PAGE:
For the people that would walk over broken glass (or at least tile some MPs roofs) in order to live in NZ I suppose the police report is an insignificant matter. 🙂

  31. Jarvis Pink 31

    I’ve been running a small business for 5 years. I have a low pain threshold when it comes to paperwork and spreadsheets and I’ve found the process to be pretty straightforward and stress-free.

    On Bryces original point: even if one takes the view that NZ is TOO business friendly, the WB assessment is good news politically for the left. It undermines National’s message that businesses are struggling under the oppressive weight of an over-burdensome regime from which only the Nats can rescue them.

  32. Paul Robeson 32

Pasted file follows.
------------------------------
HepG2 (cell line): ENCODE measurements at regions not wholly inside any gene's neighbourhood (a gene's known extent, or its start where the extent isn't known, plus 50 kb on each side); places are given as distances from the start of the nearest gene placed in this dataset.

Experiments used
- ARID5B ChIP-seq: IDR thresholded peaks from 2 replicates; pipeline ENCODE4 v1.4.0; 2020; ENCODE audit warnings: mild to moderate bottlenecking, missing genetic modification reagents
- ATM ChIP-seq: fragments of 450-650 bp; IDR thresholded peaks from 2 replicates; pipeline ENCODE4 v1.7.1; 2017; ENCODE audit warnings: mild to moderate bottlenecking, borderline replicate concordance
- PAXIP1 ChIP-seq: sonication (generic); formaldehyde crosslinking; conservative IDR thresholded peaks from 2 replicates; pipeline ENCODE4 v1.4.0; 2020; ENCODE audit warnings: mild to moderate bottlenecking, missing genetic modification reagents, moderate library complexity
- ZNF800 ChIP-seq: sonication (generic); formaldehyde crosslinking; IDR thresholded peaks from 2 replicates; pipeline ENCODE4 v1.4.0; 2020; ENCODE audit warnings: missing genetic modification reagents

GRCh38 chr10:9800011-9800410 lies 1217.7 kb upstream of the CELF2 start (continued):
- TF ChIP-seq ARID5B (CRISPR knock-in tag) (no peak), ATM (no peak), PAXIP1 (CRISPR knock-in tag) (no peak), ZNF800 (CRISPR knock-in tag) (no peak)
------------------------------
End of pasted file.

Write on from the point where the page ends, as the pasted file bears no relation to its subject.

Darren people always attempt to get a better deal for themselves. That’s why they are vocal about the things that are difficult for them.

    Doesn’t mean the one they have got is fairly darn good.

    You would be suprised. Labour laws? Don’t make me laugh. In Queensland until fairly recently jobs would be advertised at ‘award wages’. That’s Australia where everything is allegedly greener with the 8 or 9 Labour governments. It was even law for a while there in recent history to have to pay time and a half on the weekend I seem to recall.

  33. higherstandard 33

    A more detailed analysis here for those interested.